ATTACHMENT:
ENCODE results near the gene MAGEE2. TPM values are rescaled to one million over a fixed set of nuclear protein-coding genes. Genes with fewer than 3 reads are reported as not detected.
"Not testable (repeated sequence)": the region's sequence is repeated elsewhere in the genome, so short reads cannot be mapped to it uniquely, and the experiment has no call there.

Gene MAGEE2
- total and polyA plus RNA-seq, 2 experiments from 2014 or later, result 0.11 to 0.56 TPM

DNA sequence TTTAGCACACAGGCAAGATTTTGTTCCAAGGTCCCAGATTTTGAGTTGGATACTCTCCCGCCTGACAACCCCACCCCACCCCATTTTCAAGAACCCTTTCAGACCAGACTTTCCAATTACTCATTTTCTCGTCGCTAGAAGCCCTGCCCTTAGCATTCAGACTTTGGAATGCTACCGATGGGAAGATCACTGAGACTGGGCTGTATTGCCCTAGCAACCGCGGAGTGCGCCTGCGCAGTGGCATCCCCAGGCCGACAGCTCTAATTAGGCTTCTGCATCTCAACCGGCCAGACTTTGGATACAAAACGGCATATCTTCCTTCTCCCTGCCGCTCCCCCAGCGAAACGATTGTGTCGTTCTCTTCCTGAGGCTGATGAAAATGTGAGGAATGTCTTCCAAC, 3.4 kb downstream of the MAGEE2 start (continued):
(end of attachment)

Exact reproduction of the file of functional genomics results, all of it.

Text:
ENCODE results near the gene MAGEE2. TPM values are rescaled to one million over a fixed set of nuclear protein-coding genes. Genes with fewer than 3 reads are reported as not detected.
"Not testable (repeated sequence)": the region's sequence is repeated elsewhere in the genome, so short reads cannot be mapped to it uniquely, and the experiment has no call there.

Gene MAGEE2
- total and polyA plus RNA-seq, 2 experiments from 2014 or later, result 0.11 to 0.56 TPM

DNA sequence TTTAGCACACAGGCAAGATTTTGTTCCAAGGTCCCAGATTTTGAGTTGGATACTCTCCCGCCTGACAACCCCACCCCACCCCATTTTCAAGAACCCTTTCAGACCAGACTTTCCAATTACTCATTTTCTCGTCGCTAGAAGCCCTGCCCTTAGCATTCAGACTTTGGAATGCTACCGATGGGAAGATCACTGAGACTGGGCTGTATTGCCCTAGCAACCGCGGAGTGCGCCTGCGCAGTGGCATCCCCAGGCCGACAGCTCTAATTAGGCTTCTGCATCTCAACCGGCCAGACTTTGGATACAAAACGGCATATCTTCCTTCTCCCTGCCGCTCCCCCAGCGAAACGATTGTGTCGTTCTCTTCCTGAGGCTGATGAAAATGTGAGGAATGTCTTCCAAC, 3.4 kb downstream of the MAGEE2 start (continued):